source : A Journal Of Musical Things, Alan Cross
There’s something about this city-state that keeps drawing me back. I’ve made the 26 hour flight three times in the last year. It’s been mostly business, but there’s so much else going on here that I find it hard to leave.
They have the world’s best airline. Changi Airport puts just about every other airport on the planet to shame.
It’s clean, safe and well-organized.
Taxis are stupidly cheap.
The Singapore dollar costs 80 cents Canadian.
There’s no sales tax.
Plus there, the food, the architecture, the culture, the go-go-go attitude.
And now, music.
I’m here for the Music Matters Asia conference, a gathering of music and digital types from across Asia and from certain other pockets of the planet.
Watching the panels and hearing people speak (as well as talking to to people one-on-one during the breaks) provides a completely different perspective on the music biz from than the one I get at CMW, NXSW, the Worldwide Radio Summit or any of the half-dozen gatherings I attend in North America every year. They just think differently here.
It’s gotta be the lack of proximity to the United States. America tends to dominate any conversation in which its involved. But here in Singapore, there are few Americans participating. Talk is about China, Taiwan, Australia, Korea, Japan, India and Indonesia. Each of these territories have their own attitudes towards the music business and without America in the room, it’s easy for them to communicate them.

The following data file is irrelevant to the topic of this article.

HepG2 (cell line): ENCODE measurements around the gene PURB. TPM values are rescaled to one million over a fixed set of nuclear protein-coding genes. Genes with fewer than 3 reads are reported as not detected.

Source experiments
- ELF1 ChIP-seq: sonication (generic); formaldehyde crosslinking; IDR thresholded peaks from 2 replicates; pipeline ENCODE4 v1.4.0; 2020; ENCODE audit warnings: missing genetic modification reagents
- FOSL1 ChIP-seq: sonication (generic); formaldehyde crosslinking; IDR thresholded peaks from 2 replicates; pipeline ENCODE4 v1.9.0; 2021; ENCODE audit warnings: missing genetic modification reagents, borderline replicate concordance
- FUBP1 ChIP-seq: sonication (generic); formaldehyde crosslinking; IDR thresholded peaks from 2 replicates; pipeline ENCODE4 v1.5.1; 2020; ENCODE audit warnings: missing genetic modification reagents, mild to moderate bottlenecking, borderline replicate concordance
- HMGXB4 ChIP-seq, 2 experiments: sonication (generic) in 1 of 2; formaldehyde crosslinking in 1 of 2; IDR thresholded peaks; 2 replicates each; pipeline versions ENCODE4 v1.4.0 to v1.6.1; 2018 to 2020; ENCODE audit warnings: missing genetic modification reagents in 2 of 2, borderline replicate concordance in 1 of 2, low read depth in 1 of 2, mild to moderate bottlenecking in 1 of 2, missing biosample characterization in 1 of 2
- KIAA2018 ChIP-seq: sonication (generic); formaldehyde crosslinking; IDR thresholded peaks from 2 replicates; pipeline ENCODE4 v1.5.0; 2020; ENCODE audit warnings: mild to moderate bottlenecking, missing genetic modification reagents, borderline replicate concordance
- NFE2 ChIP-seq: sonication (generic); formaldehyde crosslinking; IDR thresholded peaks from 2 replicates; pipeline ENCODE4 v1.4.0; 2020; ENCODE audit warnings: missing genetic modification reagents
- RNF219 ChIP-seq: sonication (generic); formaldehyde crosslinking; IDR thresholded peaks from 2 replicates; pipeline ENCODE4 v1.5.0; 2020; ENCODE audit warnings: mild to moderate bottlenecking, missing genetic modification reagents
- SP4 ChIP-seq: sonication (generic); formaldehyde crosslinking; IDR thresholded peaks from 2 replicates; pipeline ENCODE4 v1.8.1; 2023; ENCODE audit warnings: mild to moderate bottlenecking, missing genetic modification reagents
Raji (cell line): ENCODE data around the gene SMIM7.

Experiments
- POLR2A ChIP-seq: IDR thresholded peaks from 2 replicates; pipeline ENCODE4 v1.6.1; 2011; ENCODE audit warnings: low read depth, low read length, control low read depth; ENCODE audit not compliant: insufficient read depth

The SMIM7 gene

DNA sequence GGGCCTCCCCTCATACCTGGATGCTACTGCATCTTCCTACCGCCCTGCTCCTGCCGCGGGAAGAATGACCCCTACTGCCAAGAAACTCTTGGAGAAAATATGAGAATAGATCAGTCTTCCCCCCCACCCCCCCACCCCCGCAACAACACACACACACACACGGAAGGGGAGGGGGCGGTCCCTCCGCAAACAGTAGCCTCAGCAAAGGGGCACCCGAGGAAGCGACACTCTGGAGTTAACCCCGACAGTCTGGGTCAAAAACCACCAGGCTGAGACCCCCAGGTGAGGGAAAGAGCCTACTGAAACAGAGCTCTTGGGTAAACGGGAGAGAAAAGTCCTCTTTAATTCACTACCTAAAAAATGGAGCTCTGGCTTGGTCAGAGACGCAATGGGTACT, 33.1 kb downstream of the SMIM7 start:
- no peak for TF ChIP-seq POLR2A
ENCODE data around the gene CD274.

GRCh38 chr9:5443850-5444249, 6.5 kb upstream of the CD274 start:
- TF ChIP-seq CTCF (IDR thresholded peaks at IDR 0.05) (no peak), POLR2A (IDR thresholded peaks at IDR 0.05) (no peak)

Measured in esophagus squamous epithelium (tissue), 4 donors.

Today was mostly about digital video and how it can be monetized. Tomorrow, though, is a full day on music and radio. This should be interesting. There are also even showcases staged by delegations from Australia, Japan, Korea, Taiwan and Canada (Faber Drive is one of the acts who have made the trip.) as well as some homegrown talent from Singapore. I’m looking forward to hearing some very interesting new stuff.
One prediction from the state today: watch out for Singapore, Korea and Finland to take a leadership role in all things wireless. Broadband of all sorts is a major, major priority with their respective governents. In fact, Internet access has been declared a basic human right in Finland. Don’t you wish that were the case in Canada?
- About Music Matters Live with HPLink : MUSIC MATTERS LIVE WITH HP, 22-24 May 2013